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The question is very deep and philosophical, and I tend to avoid getting to deep into philosophy on account of personal limitation and the fact that Ithink it could drive some people crazy. I think that the number 0 may be a lie. After all, it holds a place in any number system of which I am familiar, most notably the decimal and binary systems. It could not hold a place if it did not exist. Also, it has an effect, which something that is null, or a nonentity could not do. For example, 5 to the power of 1 is 5. It stays the same. however, please note that 5 to the power of 0, or any number to the power of 0 ends up as being 1. Can nothing have an influence other than a completely passive one. I think that infinity as an entity can either expand or shrink, so the other numbers, both rational and irrational may exist. I am about to leave this argument. I keep being reminded of the news account about the math professor in England who shot his wife because she had interrupted his trian of thought. I thnk people should be careful of how much they attempt to draw abstractions and analogies, especially from one field to another.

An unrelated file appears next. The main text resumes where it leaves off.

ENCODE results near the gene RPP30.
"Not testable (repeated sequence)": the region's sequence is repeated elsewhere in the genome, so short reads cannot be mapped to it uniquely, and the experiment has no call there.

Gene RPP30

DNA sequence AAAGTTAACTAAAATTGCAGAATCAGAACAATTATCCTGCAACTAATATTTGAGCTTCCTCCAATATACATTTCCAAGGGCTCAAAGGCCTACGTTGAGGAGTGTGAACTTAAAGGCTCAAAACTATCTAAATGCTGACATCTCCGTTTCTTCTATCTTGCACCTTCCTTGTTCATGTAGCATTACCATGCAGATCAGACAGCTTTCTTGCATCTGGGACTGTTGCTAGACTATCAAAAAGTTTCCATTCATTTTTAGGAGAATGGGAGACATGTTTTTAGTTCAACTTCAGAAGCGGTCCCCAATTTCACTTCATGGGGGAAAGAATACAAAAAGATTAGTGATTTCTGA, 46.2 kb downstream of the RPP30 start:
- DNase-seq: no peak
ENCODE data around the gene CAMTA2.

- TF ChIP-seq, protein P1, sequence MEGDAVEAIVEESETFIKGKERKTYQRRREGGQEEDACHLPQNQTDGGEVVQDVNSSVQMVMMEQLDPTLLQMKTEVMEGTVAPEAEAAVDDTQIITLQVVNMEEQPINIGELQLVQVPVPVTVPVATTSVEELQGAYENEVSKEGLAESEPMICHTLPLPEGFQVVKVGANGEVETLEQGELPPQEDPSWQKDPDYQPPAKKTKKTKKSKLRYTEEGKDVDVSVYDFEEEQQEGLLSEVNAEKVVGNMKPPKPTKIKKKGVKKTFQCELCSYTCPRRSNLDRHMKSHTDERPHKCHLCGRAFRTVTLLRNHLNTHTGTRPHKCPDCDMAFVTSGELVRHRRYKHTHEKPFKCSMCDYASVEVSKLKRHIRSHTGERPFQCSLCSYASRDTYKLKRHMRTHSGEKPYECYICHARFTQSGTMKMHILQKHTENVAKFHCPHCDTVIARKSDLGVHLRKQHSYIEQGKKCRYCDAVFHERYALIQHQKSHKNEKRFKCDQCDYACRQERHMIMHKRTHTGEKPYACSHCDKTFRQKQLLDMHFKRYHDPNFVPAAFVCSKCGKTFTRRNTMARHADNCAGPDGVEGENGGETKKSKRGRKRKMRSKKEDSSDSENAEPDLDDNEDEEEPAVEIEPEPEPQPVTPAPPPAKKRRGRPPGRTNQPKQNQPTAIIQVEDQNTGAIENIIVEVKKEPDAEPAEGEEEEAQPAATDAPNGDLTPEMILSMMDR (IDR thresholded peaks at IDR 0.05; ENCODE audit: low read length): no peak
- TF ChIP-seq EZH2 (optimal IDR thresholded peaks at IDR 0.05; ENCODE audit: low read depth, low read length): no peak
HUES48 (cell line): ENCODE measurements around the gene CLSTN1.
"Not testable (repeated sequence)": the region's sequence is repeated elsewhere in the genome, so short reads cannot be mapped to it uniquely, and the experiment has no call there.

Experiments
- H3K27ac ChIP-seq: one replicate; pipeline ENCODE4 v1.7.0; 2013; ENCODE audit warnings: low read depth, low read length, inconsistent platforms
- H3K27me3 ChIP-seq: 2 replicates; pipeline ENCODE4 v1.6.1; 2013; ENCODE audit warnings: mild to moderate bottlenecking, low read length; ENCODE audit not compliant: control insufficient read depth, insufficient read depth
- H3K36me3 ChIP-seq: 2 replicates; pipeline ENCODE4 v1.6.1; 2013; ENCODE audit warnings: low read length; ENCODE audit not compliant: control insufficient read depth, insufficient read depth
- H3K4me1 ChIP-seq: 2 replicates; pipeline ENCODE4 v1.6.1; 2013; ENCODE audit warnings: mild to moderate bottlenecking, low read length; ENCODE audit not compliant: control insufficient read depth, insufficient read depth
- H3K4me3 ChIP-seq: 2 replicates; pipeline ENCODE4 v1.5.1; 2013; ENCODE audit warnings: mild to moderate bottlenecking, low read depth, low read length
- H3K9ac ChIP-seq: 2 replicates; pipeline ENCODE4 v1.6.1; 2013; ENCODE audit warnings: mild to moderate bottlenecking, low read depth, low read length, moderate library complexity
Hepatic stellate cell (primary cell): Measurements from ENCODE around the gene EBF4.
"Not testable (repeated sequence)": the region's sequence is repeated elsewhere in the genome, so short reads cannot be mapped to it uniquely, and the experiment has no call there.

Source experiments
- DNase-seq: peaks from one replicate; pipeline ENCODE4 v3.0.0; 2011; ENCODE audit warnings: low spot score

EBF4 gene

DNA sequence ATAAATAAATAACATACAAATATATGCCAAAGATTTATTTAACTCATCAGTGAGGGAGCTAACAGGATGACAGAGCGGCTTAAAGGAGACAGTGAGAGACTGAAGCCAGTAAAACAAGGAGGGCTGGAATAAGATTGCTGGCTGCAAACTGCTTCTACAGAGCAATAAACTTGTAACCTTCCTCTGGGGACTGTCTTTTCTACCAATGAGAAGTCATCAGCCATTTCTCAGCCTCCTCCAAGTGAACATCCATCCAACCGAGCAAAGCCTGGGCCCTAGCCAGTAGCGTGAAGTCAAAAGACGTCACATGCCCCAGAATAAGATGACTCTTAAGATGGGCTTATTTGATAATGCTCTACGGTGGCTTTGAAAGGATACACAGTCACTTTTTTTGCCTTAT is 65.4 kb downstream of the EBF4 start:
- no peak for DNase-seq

- 1 decade ago
the reciprocal of zero is undefined. you can never divide by zero. however, if you apply limits, the reciprocal of zero from the left is negative infinity while the reciprocal of zero from the right is positive infinity. this will look like 1/0+ or 1/0-, and any nonzero divided by x such that x approaches zero is infinity.Source(s): school
- ?Lv 61 decade ago
Nope, it's undefined - that is to say, there is no such creature. However, the limit as x approaches 0 from the right, of 1/x, is infinity and the limit as x approaches 0 from the left, of 1/x, is -infinity.
Look at the graph of y=1/x . Hopefully this graph is commited to your memory, but if it isn't , use a TI-83 calculator to graph it.
The graph has no corresponding y value when x=0 (there is a vertical asymptote there) so 1/0 does not exist. However we can see that as x gets closer to 0 from the left the y value gets smaller and smaller and drops to -infinity. Similarly, as x->0 from the right, y-> infinity.
- lydia eLv 41 decade ago
eg. 0/ 1 = 0/100 = 0/100000000 = ZERO
But the reciprocal:
1/0 = 100/0 = 100000000/0 = DNE = undefined = infinity
DNE = does not exits.Source(s): UTx Grad
- TitoBobLv 71 decade ago
From a practical standpoint, you are asking how many "nothings" are there in a "something", i.e., like 5/0. You could have as many as you want, so the value is undefined, although you could think of it as infinity. In other words, there are an infinite number of nothings in any non-zero number.Source(s): Retired math teacher